Recent pictures from the Northern Group island, captured by drone, show that the ship, which ran aground in January 2017, is already partially blocking the narrow passage and any further movement could effectively cut the island off.
The Department of Transport confirmed it had been in contact with the boat’s owners, Taio Shipping, about moving the vessel and said it was concerned about the threat to the harbour entrance.
It said the threat to the passage was just one of “many things” that concerned it about the boat’s predicament.
CINews has been told that the vessel has “moved significantly” over the past year, despite efforts to secure it.
One concerned local, who asked not to be named, said: “It poses a real threat to the livelihood of the Nassau people if it falls in the passage. And it’s a question of when, not if, that happens.”
They also laid the blame at the door of the transport ministry rather than the shipping company, saying it was up to the government to ensure action was taken to protect the island.
Tuakatau Wuatai of the Nassau island administration said residents on the island, which has a population of just 78, were worried and wanted the boat moved.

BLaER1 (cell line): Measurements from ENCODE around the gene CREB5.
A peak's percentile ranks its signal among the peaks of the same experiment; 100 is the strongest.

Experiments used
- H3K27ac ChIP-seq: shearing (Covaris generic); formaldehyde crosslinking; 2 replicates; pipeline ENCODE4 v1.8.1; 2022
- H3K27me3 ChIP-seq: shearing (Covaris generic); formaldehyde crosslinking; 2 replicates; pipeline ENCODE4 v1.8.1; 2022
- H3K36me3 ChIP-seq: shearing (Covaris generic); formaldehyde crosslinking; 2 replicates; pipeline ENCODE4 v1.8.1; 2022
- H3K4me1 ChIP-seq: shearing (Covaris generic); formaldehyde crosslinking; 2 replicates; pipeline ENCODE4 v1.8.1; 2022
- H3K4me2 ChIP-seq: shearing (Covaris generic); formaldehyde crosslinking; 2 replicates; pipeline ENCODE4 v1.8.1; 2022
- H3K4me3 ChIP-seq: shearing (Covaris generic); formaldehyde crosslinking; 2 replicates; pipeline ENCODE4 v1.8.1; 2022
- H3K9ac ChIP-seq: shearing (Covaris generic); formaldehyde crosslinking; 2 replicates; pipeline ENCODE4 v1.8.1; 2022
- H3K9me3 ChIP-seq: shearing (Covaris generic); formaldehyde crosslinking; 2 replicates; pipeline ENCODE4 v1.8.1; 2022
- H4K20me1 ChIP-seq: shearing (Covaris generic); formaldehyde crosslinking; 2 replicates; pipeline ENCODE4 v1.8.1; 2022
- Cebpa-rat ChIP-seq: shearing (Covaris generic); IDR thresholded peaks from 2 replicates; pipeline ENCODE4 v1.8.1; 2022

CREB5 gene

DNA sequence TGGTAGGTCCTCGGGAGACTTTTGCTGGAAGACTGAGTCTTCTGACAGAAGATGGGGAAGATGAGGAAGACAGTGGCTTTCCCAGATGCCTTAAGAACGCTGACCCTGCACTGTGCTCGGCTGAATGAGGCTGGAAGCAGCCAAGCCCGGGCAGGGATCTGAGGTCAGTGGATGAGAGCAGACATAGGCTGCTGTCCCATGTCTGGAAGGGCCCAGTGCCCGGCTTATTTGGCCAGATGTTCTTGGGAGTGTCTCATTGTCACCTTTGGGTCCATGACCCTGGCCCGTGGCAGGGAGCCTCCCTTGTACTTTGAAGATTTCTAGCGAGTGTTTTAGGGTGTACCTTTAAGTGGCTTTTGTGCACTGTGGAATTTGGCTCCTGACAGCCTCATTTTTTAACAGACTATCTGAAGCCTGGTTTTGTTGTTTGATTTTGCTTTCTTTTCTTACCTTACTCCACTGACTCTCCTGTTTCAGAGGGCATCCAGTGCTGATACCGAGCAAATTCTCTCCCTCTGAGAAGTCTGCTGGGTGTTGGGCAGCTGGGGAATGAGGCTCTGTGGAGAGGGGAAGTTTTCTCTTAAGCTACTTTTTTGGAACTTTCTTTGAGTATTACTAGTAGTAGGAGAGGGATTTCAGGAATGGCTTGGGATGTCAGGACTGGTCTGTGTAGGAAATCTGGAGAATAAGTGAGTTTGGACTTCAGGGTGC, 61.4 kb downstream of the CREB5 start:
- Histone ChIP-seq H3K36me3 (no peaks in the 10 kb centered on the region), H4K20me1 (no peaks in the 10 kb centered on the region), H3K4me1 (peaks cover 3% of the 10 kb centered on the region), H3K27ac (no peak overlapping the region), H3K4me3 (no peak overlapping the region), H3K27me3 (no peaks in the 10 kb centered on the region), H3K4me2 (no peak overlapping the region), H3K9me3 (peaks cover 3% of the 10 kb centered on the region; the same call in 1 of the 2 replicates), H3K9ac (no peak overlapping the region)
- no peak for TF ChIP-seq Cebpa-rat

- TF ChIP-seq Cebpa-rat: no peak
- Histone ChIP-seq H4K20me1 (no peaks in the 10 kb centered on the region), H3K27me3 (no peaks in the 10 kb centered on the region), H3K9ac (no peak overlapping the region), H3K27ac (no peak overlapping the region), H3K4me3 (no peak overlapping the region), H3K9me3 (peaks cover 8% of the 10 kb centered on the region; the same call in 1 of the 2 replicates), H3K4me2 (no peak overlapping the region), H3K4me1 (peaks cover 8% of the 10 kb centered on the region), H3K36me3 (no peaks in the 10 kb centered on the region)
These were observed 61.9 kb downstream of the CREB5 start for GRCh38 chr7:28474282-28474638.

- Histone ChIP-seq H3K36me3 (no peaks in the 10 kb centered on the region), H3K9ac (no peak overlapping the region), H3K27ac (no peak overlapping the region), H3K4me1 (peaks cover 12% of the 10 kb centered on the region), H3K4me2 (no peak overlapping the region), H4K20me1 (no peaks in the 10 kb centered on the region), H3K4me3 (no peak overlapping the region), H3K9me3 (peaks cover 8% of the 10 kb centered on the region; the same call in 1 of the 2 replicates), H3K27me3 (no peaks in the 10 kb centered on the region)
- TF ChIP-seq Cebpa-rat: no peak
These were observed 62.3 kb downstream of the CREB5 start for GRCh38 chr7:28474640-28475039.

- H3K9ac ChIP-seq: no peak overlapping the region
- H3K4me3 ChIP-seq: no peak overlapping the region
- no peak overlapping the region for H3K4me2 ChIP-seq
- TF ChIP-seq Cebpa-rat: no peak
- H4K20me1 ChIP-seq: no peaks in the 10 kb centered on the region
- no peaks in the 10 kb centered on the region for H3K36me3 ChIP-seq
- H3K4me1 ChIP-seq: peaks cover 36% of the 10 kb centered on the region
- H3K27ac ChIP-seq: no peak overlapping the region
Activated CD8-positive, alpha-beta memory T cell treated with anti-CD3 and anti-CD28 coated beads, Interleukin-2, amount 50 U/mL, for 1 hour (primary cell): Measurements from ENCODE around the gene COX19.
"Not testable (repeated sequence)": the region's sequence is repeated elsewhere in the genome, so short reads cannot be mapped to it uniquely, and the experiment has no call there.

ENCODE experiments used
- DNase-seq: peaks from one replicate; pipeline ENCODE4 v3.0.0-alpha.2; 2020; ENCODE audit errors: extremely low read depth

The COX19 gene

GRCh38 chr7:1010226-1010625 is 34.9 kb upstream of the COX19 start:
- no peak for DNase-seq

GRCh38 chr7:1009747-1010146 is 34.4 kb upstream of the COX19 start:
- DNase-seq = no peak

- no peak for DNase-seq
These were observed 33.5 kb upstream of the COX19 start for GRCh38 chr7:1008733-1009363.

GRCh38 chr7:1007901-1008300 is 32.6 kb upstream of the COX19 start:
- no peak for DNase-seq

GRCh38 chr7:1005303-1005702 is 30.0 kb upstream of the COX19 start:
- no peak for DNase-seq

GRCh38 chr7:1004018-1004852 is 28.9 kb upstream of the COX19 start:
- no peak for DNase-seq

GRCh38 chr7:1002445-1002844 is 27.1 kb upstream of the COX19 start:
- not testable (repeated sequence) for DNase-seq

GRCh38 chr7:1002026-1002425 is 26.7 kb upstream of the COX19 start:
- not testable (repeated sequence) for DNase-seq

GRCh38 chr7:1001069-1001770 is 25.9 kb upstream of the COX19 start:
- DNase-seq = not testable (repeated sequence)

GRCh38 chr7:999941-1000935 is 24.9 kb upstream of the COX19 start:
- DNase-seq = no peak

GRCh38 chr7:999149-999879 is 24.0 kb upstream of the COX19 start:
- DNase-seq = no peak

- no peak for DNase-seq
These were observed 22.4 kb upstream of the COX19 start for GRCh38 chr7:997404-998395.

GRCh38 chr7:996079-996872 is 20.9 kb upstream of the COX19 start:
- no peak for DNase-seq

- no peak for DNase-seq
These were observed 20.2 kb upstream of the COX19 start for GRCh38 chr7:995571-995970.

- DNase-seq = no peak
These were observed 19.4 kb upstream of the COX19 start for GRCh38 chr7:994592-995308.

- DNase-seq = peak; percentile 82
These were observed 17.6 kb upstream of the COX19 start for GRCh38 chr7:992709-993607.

“It is a very big problem,” he said. “If it blocks the passage we can’t unload any cargo, and we are also worried as it is cyclone season.”
Last year Taio Shipping told Cook Islands News that salvage plans for the Moana Nui would depend on the outcome of the insurance claim, which remains ongoing. But company director Tapi Taio said he was hopeful a conclusion could soon be reached.
The company initially said it hoped to refloat the vessel and have it repaired in American Samoa. However, Taio Shipping recently acquired another ship, Grinna, which will soon set sail for the Cook Islands from Denmark, leaving question marks over the Moana Nui.